Obama's mission for the
public address, said Hayden on Morning Joe, would not be to
change what the NSA has been doing, but rather, he said, "to make
people more comfortable about what it is that the intelligence agencies
correct from Hayden's point of vew, and also quite correct as an
adequate description of Obama's speech.
indeed, from Hayes and Greenwald:
According to analyst and
MSNBC host Chris Hayes, who has given platform to aggressive critiques
of the NSA bulk data collection under Obama, the president seemed to
use his speech as a way "to normalize the practice off bulk collection"
to a national audience.
And in his response,
journalist Glenn Greenwald described the speech and Obama's "reform"
proposals "as little more than a PR attempt to mollify the public."
is also this, from Assange:
These "national security
whistleblowers have forced this debate," said Assange. "This president
has been dragged—kicking and screaming—to today's address. He's been
very reluctant to make any concrete reforms, and unfortunately what we
see today is very few concrete reforms. What we see is kicking of the
ball into the congressional grass; kicking it off into panels of
lawyers who he will appoint and who will report back to him."
"We heard a lot of lies
in this speech by Obama," said Assange who challenged the president's
repeated assertion that the NSA has not abused its authorities. "Even
the FISA court has said again and again, it has done just that."
And this, from Greenwald
In a tweet shortly after
the speech, Greenwald, addressed what he thinks is one of the core
issues related to bulk surveillance and privacy protections:
The key question: will
the NSA continue to monitor hundreds of millions of people without any
suspicion? Under Obama's proposals: yes.
The major problem with
Obama's announced approach, according to Rattner, is that the president
has acknowledged the government shouldn't be allowed to employ the
mantra "trust us" and has agreed that privacy protections should be
"built in" to the legal framework of NSA surveillance. But, observed
Rattner, "when we get to the actual speech, [what Obama is] really
saying is: 'Trust us, trust us, trust us.'"
Greenwald's tweet was
quite correct, and so is Rattner's observation.
And there is this:
"I want people to think,"
said [Senator Bernie - MM] Sanders, "If Nixon had the resources and the
technology that now exists, think of what he would have done with it."
That was a key question,
in fact, that ACLU's executive director Anthony D. Romero had asked
ahead of the speech. “Keeping the storage of all Americans’ data in
government hands and asking ‘lawmakers to weigh in’ [... ] is passing
the buck – when the buck should stop with the president. If Congress
fails to act on this matter, as it has on other critical policy issues,
President Obama will effectively be handing off a treasure trove of all
our private data to succeeding presidents – whether it is Chris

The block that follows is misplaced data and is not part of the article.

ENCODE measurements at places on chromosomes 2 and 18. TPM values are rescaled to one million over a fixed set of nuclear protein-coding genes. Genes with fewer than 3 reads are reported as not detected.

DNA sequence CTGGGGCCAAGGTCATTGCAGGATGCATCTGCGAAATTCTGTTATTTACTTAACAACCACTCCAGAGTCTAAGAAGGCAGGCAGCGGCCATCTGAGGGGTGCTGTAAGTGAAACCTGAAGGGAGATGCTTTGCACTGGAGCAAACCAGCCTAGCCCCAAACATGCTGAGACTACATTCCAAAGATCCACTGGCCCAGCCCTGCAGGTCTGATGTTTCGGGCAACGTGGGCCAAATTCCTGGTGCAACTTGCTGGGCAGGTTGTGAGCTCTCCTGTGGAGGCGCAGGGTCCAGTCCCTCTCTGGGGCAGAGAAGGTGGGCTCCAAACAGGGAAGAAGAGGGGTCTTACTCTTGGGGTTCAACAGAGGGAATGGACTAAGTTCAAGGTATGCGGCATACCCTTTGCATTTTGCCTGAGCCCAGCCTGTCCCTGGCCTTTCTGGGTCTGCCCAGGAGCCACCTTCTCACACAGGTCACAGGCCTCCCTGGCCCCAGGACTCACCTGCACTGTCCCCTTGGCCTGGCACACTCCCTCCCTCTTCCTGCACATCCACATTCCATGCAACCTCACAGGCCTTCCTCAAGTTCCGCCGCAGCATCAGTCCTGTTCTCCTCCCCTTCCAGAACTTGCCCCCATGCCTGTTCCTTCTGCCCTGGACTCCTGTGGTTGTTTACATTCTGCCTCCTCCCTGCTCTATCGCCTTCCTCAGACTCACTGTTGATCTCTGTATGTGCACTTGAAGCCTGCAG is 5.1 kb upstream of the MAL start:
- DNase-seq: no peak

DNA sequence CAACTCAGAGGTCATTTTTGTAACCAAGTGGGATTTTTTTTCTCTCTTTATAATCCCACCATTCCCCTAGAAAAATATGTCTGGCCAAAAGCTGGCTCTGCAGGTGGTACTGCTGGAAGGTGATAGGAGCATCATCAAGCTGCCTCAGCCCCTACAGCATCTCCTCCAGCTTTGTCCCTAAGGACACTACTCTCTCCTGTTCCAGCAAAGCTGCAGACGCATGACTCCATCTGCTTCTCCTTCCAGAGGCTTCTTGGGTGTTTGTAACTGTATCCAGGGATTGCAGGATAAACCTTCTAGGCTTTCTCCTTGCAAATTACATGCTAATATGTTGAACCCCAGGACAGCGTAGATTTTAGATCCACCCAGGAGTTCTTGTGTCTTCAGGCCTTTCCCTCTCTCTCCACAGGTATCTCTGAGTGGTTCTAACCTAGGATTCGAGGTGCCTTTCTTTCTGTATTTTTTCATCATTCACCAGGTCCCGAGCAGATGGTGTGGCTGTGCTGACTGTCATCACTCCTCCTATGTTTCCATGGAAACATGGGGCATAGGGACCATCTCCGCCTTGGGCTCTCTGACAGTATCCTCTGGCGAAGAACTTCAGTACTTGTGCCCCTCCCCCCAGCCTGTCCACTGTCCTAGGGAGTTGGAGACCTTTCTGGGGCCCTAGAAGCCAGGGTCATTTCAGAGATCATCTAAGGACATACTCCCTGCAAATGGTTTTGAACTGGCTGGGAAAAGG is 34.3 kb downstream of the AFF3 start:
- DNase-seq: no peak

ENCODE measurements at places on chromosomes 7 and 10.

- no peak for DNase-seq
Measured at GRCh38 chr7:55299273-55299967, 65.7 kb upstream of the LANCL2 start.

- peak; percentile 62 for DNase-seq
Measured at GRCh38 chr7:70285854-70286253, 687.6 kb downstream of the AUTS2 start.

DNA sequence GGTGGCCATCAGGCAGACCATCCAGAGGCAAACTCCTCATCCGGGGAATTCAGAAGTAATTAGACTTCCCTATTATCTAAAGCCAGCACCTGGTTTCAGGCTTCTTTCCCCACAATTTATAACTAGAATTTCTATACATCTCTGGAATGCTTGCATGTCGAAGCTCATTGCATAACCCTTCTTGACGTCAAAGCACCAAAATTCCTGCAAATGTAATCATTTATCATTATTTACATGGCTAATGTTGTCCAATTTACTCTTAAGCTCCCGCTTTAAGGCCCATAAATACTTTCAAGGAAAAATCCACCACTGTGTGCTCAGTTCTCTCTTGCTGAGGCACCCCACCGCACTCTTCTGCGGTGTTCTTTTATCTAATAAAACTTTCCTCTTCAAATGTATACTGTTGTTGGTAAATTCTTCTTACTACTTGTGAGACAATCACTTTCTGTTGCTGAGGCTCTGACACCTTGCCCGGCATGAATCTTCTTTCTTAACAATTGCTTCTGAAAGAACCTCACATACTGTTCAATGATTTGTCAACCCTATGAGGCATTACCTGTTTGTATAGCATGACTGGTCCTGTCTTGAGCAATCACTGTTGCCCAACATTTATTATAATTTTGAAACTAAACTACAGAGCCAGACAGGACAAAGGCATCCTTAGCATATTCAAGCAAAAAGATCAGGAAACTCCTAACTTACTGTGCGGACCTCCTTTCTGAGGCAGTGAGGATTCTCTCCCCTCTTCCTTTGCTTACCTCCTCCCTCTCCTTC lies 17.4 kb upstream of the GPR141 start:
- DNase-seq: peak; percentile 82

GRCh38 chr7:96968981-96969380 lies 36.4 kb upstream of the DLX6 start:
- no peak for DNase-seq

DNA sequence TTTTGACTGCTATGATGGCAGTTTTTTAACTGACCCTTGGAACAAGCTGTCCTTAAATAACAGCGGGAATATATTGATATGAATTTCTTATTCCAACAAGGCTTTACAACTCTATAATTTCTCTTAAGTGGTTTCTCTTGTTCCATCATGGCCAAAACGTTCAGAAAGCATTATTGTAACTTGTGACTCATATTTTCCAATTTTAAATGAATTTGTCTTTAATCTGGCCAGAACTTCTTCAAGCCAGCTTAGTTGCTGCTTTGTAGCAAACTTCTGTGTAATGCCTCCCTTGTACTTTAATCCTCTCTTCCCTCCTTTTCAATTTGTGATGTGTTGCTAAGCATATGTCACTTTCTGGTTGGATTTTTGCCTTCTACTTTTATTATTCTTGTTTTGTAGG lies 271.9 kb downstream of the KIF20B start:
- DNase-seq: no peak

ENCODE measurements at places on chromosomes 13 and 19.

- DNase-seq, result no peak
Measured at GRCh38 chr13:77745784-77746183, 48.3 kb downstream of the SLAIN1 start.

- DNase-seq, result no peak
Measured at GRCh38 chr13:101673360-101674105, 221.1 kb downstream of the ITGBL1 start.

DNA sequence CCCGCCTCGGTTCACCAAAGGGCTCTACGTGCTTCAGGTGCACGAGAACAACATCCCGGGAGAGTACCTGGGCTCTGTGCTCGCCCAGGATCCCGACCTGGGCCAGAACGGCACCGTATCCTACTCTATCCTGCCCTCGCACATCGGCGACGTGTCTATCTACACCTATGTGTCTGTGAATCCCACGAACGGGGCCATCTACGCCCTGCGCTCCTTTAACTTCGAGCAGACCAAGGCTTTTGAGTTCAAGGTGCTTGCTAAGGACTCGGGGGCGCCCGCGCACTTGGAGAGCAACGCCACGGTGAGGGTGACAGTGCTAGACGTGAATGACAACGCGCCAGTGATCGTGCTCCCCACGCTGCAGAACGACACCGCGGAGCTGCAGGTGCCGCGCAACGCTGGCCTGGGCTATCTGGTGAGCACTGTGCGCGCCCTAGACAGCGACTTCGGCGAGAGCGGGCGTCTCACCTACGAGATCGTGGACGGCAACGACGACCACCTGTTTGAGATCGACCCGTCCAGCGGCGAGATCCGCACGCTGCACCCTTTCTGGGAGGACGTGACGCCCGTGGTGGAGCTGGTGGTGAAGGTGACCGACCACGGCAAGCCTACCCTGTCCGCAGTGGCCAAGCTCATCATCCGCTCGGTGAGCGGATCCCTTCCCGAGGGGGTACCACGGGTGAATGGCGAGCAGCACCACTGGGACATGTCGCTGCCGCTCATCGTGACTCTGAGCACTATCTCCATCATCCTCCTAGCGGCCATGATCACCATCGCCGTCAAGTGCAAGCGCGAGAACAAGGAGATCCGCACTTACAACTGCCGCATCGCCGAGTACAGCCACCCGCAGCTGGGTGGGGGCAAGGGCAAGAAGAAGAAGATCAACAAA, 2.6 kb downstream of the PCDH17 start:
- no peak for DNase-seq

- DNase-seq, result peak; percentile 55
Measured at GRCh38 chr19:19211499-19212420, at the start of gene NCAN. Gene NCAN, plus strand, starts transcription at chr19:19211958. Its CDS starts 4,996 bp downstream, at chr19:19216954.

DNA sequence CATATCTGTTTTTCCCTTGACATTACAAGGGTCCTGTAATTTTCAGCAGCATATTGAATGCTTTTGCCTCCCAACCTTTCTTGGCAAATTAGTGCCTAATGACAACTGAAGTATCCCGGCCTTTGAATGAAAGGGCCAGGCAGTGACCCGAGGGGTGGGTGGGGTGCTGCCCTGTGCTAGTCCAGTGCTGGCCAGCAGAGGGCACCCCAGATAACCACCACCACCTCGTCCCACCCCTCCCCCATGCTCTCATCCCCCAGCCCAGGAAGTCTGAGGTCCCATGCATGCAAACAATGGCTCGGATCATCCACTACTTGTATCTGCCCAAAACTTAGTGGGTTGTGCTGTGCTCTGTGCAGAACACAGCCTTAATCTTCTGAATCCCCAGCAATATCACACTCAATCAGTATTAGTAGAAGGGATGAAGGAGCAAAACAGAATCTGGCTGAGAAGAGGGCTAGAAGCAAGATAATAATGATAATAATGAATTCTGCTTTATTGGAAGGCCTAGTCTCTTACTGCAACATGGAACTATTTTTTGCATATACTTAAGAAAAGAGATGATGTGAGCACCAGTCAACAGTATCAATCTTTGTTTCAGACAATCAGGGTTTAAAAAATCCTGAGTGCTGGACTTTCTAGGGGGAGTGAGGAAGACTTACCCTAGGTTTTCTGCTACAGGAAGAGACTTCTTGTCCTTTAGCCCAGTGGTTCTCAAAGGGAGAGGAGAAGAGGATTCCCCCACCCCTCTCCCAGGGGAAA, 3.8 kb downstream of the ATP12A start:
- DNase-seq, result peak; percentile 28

Christie, Mike Huckabee, or Hillary Clinton.”
Quite so. There is
considerably more, and this is a good article you should read all of.
8. Obama Lectures Those Outraged by NSA
Surveillance Programs in Speech Announcing Reforms
Next, an article by Kevin Gosztola on Common Dreams:
The president delivered a
speech on changes his administration would support to National Security
Agency programs and policies, but what most stood out was not the
announced reforms. It was how the speech focused on him and what he had
done and how it seemed like he was lecturing Americans who have been
outraged by what they have learned about massive government
surveillance in the past six months.
President Barack Obama seemed
deeply offended that anyone would think he had done an inadequate
job or had enabled surveillance state policies.
Yes, indeed - though I am sure this was appearance only.
But what Gosztola says about Obama's speech is quite correct, and he
continues with quoting three brief paragraphs, in which Obama says at
least 11 times "I".
There is quite a lot more, and Gosztola also does not
use the word "forceful" at all, and he does give a good analysis.
9. David Brooks’ Utter Ignorance About
Inequality Finally, for those interested
in David Brooks, who writes in the NYT, and seems an eager lackey of
the rich, here is Robert Reich's take of one of his recent columns:
Brooks, who personifies the oxymoron “conservative thinker” better than
anyone I know, displays such profound ignorance that a rejoinder is
necessary lest his illogic permanently pollute public debate. Such is
the case with his New York Times column
last Friday, arguing that we should be focusing on the “interrelated
social problems of the poor” rather than on inequality, and that the
two are fundamentally distinct.
Yes, indeed - and clearly the
"problems of the poor" are a result of their being poor, which are
problems of inequality. Reich continues with explaining why Brooks just
does not face the facts, and ends as follows:
Unequal political power
is the endgame of widening inequality — its most noxious and nefarious
consequence, and the most fundamental threat to our democracy. Big
money has now all but engulfed Washington and many state capitals —
drowning out the voices of average Americans, filling the campaign
chests of candidates who will do their bidding, financing attacks on
organized labor, and bankrolling a vast empire of right-wing
think-tanks and publicists that fill the airwaves with half-truths and
That David Brooks,
among the most thoughtful of all conservative pundits, doesn’t see or
acknowledge any of this is a sign of how far the right has moved away
from the reality most Americans live in every day.
Again, this seems to me all
correct, although I am quite convinced that Brooks does not acknowledge
this, rather that he doesn't see this: He sees and rejoices, and then
starts lying, so that he can keep rejoicing.
Here it is necessary to insist, with
Aristotle, thay the governors do not rule, or at least, should
not rule: The laws rule, and the government, if good, is part
of its executive power. Here I quote Aristotle from my More on stupidity, the rule of law, and
It is more proper
that law should govern than any of the citizens: upon the same
principle, if it is advantageous to place supreme power in some
particular persons, they should be appointed to be only guardians, and
the servant of laws.
note the whole file I
quote from is quite pertinent.)
(that I prefer
to call M.E.: The "/CFS" is added to facilitate search machines) which
is a disease I have since 1.1.1979: